My father, with a huge sense of humor and a deep sense of responsibility for his family, came up with a choice for us: The Good Deal or The Bad Deal. He and my mother obviously had a clear idea of which one they wanted us to choose, but they did allow us the choice.
Debbie, Jim and me, a few years after the Good Deal/Bad Deal offer
The Good Deal meant doing what my parents asked of us, including chores in the house and garden, following rules, helping out, upholding the family's standards. The rewards for that were total support, a great place to live, money for expenses, freedom to use the family cars, paid vacations, special privileges and treats, etc. A very "good deal," indeed.
The house where I grew up
This was actually a vehicle for work (my dad was a salesman with several states to cover), but it could also whisk you away for something special
The Bad Deal meant that you had more leeway to do things your own way, had fewer chores and expectations - but you were on your own financially. In-home services were reduced. You worked (elsewhere), and paid your own way.

My sister and I immediately opted for The Good Deal. My brother decided to try The Bad Deal. My father and mother stood back and waited.

My brother came back to ask for The Good Deal a short time later.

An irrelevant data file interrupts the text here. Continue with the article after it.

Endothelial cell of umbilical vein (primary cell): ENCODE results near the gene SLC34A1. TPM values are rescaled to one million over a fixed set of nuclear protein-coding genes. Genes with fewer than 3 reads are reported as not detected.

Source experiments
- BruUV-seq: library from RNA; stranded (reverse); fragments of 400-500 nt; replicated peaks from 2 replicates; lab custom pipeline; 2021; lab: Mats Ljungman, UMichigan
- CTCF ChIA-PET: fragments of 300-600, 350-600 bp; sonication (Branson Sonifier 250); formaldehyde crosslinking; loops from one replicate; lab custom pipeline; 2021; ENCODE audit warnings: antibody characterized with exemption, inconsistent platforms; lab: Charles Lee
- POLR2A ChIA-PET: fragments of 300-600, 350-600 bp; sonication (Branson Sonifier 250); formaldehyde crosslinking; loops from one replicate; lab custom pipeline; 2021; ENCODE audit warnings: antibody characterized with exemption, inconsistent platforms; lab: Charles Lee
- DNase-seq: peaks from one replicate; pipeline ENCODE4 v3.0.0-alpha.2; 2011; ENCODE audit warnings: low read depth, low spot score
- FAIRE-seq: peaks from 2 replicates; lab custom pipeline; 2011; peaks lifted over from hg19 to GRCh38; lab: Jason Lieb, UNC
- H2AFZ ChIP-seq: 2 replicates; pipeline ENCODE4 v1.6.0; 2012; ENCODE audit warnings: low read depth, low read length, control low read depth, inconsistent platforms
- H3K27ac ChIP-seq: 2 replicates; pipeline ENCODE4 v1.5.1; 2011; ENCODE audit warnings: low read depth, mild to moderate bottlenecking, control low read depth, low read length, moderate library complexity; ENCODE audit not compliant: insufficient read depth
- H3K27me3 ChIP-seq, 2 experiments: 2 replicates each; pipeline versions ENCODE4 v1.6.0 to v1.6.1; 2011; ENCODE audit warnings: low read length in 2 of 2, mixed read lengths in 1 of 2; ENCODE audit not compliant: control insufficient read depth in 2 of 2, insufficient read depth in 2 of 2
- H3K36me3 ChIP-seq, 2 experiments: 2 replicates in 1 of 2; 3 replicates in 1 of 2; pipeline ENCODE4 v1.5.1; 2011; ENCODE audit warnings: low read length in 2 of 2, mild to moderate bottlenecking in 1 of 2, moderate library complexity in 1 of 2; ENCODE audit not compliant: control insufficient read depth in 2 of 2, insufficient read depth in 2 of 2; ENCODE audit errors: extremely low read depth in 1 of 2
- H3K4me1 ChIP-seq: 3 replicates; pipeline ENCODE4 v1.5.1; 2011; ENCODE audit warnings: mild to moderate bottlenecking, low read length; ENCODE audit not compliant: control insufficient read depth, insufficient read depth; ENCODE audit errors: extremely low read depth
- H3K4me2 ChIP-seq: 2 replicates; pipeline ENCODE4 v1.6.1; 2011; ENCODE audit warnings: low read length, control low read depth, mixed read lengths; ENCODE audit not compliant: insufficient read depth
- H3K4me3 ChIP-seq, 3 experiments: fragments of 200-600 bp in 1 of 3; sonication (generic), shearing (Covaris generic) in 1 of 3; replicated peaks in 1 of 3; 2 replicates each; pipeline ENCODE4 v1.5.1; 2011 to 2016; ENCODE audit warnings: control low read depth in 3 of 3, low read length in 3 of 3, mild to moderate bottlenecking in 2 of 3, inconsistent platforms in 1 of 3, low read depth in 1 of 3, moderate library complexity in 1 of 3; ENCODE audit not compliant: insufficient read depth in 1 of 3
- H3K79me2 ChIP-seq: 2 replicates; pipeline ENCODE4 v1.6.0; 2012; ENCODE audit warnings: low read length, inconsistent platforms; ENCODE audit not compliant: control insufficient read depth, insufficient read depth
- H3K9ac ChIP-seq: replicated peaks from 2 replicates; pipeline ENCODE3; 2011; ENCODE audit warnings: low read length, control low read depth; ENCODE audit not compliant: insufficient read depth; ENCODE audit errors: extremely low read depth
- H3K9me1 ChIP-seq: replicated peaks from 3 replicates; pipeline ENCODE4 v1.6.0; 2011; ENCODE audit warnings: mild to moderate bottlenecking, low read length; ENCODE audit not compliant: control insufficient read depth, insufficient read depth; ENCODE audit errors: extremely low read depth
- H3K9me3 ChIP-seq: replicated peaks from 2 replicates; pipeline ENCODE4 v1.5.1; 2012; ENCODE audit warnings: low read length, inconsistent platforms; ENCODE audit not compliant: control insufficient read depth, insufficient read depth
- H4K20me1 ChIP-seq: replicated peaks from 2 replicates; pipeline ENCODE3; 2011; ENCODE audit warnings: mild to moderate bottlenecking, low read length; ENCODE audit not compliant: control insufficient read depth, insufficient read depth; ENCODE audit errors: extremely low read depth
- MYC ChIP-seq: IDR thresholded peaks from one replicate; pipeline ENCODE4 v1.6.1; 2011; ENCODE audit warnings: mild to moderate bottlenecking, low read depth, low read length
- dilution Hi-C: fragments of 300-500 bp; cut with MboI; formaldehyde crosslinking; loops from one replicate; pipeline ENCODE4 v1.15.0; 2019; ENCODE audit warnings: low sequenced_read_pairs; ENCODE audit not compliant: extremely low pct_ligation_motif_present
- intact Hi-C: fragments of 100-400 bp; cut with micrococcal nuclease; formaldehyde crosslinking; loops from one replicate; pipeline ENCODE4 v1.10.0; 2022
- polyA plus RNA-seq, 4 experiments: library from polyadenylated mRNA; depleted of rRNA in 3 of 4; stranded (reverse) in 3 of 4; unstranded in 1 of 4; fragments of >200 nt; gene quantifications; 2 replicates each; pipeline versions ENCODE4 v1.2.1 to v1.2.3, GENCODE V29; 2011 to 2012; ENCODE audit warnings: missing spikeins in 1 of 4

My family at the time of my first marriage
Why am I sharing these memories with you? Because I recently recalled the Good Deal/Bad Deal when facing a "parenting moment" with our own 19-year old son. I admired anew my father's creativity, ingenuity, humor and wisdom, and my mother's ability to flex with him. I am blessed to be their daughter, to be part of this legacy, and to be able to pass some of it along to our son...whether or not David appreciates that at this point in his life!

By the way: is it just me, or can anyone else see the family resemblance?
David in 2011
My dad in the 1960s
Note to Mich (Daisy): yes, David has a great sense of humor!


Anna Davies said...

Love the comparison pic between David and your dad! They do look very similar!! And I love reading about what your dad was like as a parent—I really enjoyed meeting him and our spirited conversation at your house last month :) And I think the "good deal/bad deal" MO seems like a great idea!